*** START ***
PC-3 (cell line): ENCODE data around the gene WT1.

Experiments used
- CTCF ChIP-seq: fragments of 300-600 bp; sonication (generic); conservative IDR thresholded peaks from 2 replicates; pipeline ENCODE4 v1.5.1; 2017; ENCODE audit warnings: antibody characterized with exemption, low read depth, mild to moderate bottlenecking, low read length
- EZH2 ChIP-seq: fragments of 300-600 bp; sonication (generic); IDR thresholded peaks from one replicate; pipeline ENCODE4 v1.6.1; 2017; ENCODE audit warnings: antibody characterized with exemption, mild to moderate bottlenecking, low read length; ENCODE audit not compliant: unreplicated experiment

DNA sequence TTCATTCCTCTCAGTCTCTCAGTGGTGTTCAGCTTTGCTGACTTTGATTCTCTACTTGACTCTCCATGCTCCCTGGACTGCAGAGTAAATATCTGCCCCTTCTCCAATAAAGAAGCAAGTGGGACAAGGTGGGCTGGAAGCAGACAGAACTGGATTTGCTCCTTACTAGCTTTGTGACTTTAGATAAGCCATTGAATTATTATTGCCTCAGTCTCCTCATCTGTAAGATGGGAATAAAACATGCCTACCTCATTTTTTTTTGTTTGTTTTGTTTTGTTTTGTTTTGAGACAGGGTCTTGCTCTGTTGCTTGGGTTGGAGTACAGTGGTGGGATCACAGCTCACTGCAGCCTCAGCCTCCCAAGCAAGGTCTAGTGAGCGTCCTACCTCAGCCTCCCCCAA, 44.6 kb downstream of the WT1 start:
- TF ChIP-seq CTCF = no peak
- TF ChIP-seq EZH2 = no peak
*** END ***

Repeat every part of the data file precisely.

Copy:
PC-3 (cell line): ENCODE data around the gene WT1.

Experiments used
- CTCF ChIP-seq: fragments of 300-600 bp; sonication (generic); conservative IDR thresholded peaks from 2 replicates; pipeline ENCODE4 v1.5.1; 2017; ENCODE audit warnings: antibody characterized with exemption, low read depth, mild to moderate bottlenecking, low read length
- EZH2 ChIP-seq: fragments of 300-600 bp; sonication (generic); IDR thresholded peaks from one replicate; pipeline ENCODE4 v1.6.1; 2017; ENCODE audit warnings: antibody characterized with exemption, mild to moderate bottlenecking, low read length; ENCODE audit not compliant: unreplicated experiment

DNA sequence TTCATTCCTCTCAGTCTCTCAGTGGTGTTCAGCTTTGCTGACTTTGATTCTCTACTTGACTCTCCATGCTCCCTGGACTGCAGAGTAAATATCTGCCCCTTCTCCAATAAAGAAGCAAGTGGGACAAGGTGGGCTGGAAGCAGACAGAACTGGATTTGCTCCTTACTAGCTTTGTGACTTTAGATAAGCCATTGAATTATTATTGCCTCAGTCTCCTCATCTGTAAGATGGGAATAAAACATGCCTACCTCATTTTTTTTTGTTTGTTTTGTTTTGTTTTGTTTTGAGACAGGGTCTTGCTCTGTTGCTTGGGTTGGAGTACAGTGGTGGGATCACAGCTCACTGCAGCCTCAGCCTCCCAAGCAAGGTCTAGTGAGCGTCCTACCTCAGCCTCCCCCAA, 44.6 kb downstream of the WT1 start:
- TF ChIP-seq CTCF = no peak
- TF ChIP-seq EZH2 = no peak